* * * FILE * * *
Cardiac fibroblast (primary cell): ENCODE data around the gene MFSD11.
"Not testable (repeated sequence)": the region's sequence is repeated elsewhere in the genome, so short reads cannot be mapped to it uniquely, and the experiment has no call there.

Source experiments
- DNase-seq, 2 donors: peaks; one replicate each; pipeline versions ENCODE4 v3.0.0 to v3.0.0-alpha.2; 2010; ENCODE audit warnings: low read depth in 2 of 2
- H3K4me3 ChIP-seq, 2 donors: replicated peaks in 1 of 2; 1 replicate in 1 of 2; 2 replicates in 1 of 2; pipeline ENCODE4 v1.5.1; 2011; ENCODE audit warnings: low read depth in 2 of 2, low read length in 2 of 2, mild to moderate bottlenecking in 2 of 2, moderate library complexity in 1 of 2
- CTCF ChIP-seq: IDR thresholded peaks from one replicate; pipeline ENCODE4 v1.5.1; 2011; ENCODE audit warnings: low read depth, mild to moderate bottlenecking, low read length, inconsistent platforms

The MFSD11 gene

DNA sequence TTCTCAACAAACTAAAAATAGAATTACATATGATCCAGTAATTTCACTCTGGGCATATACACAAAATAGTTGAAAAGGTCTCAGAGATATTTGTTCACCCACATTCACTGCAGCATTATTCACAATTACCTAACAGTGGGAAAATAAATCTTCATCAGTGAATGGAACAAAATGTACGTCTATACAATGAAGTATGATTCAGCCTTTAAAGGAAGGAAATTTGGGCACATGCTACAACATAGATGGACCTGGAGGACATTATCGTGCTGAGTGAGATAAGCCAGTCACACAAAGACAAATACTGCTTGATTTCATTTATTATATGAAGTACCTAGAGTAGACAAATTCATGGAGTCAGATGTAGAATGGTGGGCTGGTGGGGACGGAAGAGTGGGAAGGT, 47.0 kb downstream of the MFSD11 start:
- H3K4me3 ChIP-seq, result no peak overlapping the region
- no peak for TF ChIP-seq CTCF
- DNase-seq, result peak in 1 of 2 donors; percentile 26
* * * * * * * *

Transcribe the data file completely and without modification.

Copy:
Cardiac fibroblast (primary cell): ENCODE data around the gene MFSD11.
"Not testable (repeated sequence)": the region's sequence is repeated elsewhere in the genome, so short reads cannot be mapped to it uniquely, and the experiment has no call there.

Source experiments
- DNase-seq, 2 donors: peaks; one replicate each; pipeline versions ENCODE4 v3.0.0 to v3.0.0-alpha.2; 2010; ENCODE audit warnings: low read depth in 2 of 2
- H3K4me3 ChIP-seq, 2 donors: replicated peaks in 1 of 2; 1 replicate in 1 of 2; 2 replicates in 1 of 2; pipeline ENCODE4 v1.5.1; 2011; ENCODE audit warnings: low read depth in 2 of 2, low read length in 2 of 2, mild to moderate bottlenecking in 2 of 2, moderate library complexity in 1 of 2
- CTCF ChIP-seq: IDR thresholded peaks from one replicate; pipeline ENCODE4 v1.5.1; 2011; ENCODE audit warnings: low read depth, mild to moderate bottlenecking, low read length, inconsistent platforms

The MFSD11 gene

DNA sequence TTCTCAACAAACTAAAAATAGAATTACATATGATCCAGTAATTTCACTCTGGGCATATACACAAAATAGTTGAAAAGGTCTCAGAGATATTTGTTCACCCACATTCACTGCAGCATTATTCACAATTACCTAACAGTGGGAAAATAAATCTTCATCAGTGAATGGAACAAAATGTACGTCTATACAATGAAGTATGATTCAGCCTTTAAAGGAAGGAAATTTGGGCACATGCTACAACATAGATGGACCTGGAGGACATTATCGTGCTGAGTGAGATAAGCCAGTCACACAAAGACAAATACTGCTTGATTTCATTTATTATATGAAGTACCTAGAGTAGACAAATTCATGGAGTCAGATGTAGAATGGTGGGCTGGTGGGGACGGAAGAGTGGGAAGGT, 47.0 kb downstream of the MFSD11 start:
- H3K4me3 ChIP-seq, result no peak overlapping the region
- no peak for TF ChIP-seq CTCF
- DNase-seq, result peak in 1 of 2 donors; percentile 26